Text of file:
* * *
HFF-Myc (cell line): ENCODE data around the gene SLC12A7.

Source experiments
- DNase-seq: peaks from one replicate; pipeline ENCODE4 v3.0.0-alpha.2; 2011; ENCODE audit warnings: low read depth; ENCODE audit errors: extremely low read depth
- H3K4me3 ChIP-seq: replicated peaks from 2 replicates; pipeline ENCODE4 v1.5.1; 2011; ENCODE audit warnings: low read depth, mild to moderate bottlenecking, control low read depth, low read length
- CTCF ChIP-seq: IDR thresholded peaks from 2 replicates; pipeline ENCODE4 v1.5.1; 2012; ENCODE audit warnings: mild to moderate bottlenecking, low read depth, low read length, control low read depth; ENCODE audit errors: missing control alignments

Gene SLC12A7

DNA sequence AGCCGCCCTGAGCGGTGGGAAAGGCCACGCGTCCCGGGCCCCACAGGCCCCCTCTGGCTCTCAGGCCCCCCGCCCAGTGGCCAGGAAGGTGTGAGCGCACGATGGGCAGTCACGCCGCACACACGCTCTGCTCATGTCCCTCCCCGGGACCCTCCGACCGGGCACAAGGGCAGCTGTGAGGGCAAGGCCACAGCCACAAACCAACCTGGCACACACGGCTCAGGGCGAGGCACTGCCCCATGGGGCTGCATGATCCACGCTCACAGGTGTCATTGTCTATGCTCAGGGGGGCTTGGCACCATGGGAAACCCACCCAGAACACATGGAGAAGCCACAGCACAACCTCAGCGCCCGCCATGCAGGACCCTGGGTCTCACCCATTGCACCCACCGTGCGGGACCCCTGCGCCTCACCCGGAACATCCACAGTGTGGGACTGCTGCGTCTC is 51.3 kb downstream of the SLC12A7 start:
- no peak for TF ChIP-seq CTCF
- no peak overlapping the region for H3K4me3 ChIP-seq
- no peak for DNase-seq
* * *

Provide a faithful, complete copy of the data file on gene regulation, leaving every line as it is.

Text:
HFF-Myc (cell line): ENCODE data around the gene SLC12A7.

Source experiments
- DNase-seq: peaks from one replicate; pipeline ENCODE4 v3.0.0-alpha.2; 2011; ENCODE audit warnings: low read depth; ENCODE audit errors: extremely low read depth
- H3K4me3 ChIP-seq: replicated peaks from 2 replicates; pipeline ENCODE4 v1.5.1; 2011; ENCODE audit warnings: low read depth, mild to moderate bottlenecking, control low read depth, low read length
- CTCF ChIP-seq: IDR thresholded peaks from 2 replicates; pipeline ENCODE4 v1.5.1; 2012; ENCODE audit warnings: mild to moderate bottlenecking, low read depth, low read length, control low read depth; ENCODE audit errors: missing control alignments

Gene SLC12A7

DNA sequence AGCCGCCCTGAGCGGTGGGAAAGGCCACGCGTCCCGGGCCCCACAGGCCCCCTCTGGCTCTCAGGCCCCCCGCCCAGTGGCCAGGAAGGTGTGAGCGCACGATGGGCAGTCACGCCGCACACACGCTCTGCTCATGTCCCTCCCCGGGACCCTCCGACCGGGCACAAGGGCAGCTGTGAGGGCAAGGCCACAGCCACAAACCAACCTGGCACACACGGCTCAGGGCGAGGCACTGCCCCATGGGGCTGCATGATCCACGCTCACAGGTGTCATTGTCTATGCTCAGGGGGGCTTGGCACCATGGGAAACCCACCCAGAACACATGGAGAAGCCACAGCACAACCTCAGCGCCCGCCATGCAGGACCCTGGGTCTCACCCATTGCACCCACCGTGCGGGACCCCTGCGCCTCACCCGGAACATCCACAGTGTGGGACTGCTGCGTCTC is 51.3 kb downstream of the SLC12A7 start:
- no peak for TF ChIP-seq CTCF
- no peak overlapping the region for H3K4me3 ChIP-seq
- no peak for DNase-seq